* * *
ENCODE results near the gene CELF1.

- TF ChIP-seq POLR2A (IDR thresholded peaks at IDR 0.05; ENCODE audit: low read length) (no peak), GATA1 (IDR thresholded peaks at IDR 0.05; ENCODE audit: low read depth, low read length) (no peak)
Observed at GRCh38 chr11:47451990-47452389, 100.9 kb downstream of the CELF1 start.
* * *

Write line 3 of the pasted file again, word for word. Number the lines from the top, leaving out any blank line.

Observed at GRCh38 chr11:47451990-47452389, 100.9 kb downstream of the CELF1 start.